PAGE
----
The output of filter 110 is coupled to an automatic gain control (AGC) amplifier 115 which is provided with a fast-attack slow-release characteristic. The fast-attack mode is useful in achieving stability and sync lock in a minimum time, and the slow release mode maintains the gain during momentary loss or level change of signal. The output of AGC amplifier 115 (shown in idealized form in graph 4A) is coupled to both a synchronous demodulator 130 and variable loopwidth carrier tracking loop 120. The variable loopwidth carrier tracking loop 120 is described in further detail in the copending U.S. Patent Application Ser. No. 881,460, filed of even date herewith and assigned to the same assignee as the present application. As described in the referenced application, the circuit's variable loopwidth can be operated in either a manual or an automatic mode. In the manual mode of operation, the carrier tracking loop will operate in a particular fixed loopwidth (for example, wide, medium or narrow) in accordance with operator selection. These loopwidths may be, for example, 0.3 Hz, 0.1 Hz and 0.03 Hz, respectively, covering a ten to one range. The wide or medium loopwidth will typically be utilized when acquiring lock, and the narrow loopwidth will be switched in once lock has been acquired, so as to enhance the loop stability. In the automatic mode of operation, the loop will initially acquire synchronization using the widest loopwidth (or the medium loopwidth, if so desired under certain conditions). After acquiring synchronization, the loopwidth is switched to a narrower value. When a signal loss occurs, as indicated by an output from a signal loss detector in the circuit 120, the loopwidth is again switched to its widest setting. In either the manual or automatic mode of operation, the variable loopwidth carrier tracking loop may be provided with circuitry for precharging certain capacitors therein which are switched into and out of operation when switching loopwidths. As described in the referenced copending U.S. Patent Application Ser. No. 881,460, this technique is advantageous in preventing possible loss of lock when, for example, switching to a narrower loopwidth, as might be caused by transient voltages resulting from the initial voltages across capacitors that are switched into operation in the circuit.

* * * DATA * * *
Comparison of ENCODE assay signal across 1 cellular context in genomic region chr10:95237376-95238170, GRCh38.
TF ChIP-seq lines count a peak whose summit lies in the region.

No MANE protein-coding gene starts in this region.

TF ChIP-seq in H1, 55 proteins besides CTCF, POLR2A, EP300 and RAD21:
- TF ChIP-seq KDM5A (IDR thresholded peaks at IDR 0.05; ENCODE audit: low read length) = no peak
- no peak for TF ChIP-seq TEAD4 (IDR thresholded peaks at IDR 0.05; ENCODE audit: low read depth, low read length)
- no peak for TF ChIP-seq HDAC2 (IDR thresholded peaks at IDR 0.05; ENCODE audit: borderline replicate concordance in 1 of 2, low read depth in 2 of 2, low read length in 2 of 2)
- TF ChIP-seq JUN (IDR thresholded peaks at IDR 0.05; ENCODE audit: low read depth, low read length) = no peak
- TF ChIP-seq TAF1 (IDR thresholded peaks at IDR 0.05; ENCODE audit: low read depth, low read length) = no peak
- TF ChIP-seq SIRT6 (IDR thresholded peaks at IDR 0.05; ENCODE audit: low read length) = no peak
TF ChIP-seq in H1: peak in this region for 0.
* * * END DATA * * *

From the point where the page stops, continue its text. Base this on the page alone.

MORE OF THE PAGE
As described in the referenced copending U.S. Patent Application Ser. No. 881,460 the output of the variable loopwidth carrier tracking loop circuit 120 is derived from the output of a voltage controlled oscillator (VCO) in the phase locked loop of the circuit. This oscillator typically operates at a multiple of the nominal carrier frequency. A clock generator, which includes a frequency divider, therefore derives a clock signal from this VCO output, the derived clock signal (which is illustrated in graph 4B) being at the carrier frequency and in a form suitable for use in demodulating the filtered input signal. The clock correction circuitry in accordance with the invention will be described further hereinbelow, but for present purposes it suffices to indicate that correction pulses are applied to the VCO in the carrier tracking loop in response to data transitions in the received signals.